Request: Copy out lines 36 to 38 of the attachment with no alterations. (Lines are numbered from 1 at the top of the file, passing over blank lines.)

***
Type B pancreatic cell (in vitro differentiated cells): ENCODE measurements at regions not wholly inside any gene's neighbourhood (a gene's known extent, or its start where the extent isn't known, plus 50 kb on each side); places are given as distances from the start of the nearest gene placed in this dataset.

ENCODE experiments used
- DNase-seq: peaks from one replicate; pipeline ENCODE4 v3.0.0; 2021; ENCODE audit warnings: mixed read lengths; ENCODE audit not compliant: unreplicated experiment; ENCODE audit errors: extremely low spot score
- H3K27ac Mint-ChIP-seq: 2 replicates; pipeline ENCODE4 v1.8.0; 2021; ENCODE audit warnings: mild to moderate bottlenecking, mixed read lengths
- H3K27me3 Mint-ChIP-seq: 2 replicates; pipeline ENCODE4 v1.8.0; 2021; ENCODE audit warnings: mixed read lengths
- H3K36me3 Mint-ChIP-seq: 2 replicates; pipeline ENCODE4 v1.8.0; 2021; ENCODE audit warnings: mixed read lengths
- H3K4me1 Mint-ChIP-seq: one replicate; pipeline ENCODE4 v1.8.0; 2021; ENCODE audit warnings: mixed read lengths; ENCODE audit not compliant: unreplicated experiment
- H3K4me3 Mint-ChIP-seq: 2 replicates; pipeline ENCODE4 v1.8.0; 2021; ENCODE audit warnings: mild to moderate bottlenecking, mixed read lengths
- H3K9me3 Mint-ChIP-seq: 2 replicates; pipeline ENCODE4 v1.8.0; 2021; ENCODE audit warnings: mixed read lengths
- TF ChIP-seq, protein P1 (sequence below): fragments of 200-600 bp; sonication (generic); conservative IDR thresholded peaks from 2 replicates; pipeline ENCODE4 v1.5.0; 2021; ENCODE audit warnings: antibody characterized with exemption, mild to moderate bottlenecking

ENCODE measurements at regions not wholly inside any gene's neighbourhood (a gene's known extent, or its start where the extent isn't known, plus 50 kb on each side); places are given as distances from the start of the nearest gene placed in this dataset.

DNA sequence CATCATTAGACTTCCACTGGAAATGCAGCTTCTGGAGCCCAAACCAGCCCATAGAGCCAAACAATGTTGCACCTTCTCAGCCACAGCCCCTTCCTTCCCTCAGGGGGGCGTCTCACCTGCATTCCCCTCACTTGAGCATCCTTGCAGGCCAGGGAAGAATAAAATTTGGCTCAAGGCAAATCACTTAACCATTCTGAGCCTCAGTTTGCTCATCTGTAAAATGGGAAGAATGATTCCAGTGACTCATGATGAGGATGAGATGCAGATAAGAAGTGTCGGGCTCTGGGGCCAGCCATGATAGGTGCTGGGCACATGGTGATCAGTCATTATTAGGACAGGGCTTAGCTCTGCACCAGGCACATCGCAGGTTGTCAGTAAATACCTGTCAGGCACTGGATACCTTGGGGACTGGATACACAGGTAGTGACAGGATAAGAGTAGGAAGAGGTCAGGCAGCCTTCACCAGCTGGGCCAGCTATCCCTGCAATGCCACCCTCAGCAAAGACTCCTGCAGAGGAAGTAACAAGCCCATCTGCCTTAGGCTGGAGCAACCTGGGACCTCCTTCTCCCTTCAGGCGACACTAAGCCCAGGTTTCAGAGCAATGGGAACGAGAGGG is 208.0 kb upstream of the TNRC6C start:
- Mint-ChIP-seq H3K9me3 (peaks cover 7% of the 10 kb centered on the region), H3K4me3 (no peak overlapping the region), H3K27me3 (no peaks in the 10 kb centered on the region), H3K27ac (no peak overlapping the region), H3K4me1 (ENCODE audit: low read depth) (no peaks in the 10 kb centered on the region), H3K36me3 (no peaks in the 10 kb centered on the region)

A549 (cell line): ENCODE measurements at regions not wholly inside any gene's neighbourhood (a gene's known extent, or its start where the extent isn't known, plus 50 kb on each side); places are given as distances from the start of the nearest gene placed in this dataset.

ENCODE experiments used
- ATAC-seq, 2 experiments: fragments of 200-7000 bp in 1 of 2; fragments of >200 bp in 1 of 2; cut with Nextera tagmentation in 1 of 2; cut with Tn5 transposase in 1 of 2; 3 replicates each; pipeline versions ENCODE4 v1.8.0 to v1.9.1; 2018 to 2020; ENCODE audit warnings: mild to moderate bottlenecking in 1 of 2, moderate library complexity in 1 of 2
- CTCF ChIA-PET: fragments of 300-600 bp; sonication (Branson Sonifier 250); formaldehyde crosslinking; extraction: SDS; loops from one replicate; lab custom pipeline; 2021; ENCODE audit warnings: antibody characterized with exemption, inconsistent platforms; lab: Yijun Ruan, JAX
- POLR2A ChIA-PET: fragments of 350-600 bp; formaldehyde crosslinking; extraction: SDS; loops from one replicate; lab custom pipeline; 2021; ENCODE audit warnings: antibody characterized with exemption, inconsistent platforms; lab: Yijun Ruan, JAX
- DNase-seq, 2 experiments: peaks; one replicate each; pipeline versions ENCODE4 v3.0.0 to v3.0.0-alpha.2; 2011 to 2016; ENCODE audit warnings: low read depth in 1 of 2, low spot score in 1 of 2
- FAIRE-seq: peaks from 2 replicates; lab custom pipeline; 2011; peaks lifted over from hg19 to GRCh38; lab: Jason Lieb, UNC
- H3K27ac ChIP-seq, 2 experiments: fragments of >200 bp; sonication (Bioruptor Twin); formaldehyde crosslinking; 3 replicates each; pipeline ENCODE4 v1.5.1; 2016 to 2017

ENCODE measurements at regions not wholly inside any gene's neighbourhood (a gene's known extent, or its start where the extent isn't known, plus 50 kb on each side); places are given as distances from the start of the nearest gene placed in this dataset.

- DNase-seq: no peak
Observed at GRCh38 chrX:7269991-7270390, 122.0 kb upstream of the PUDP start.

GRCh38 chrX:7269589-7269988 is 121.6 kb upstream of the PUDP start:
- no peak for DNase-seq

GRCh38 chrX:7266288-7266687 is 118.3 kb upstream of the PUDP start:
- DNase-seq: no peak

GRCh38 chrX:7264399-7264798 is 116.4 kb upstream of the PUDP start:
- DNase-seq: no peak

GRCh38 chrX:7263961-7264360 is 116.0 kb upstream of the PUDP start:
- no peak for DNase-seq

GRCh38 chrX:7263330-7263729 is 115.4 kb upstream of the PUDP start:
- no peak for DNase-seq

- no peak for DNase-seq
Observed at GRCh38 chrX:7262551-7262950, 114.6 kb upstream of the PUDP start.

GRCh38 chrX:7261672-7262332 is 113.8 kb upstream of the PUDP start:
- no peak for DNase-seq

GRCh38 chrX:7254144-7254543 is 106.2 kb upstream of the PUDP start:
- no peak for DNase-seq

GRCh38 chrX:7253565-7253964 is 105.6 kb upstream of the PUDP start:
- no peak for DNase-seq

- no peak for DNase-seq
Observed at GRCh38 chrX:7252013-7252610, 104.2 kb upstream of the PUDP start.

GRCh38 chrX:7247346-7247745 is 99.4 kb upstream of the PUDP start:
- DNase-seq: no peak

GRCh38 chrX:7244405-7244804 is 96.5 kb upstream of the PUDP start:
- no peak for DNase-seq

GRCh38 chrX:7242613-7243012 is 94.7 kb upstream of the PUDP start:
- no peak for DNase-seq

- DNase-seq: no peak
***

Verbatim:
Observed at GRCh38 chrX:7262551-7262950, 114.6 kb upstream of the PUDP start.

GRCh38 chrX:7261672-7262332 is 113.8 kb upstream of the PUDP start:
- no peak for DNase-seq